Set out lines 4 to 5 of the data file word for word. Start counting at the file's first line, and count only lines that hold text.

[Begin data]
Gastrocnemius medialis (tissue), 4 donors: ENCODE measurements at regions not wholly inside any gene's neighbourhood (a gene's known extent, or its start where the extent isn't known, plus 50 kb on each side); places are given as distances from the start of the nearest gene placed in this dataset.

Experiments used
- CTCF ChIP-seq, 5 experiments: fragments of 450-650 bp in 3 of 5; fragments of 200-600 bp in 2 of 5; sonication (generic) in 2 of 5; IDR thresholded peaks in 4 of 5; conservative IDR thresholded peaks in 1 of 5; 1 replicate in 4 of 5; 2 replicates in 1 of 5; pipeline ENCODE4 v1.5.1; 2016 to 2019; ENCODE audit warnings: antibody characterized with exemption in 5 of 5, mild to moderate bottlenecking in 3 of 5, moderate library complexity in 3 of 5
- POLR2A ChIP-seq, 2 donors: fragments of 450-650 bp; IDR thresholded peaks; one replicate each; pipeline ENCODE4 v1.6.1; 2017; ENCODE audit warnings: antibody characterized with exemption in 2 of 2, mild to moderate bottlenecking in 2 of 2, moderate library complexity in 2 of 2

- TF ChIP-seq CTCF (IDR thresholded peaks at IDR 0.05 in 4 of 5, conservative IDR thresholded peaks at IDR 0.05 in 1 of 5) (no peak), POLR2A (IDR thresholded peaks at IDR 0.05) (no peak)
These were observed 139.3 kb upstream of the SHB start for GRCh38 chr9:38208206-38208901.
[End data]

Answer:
- POLR2A ChIP-seq, 2 donors: fragments of 450-650 bp; IDR thresholded peaks; one replicate each; pipeline ENCODE4 v1.6.1; 2017; ENCODE audit warnings: antibody characterized with exemption in 2 of 2, mild to moderate bottlenecking in 2 of 2, moderate library complexity in 2 of 2

- TF ChIP-seq CTCF (IDR thresholded peaks at IDR 0.05 in 4 of 5, conservative IDR thresholded peaks at IDR 0.05 in 1 of 5) (no peak), POLR2A (IDR thresholded peaks at IDR 0.05) (no peak)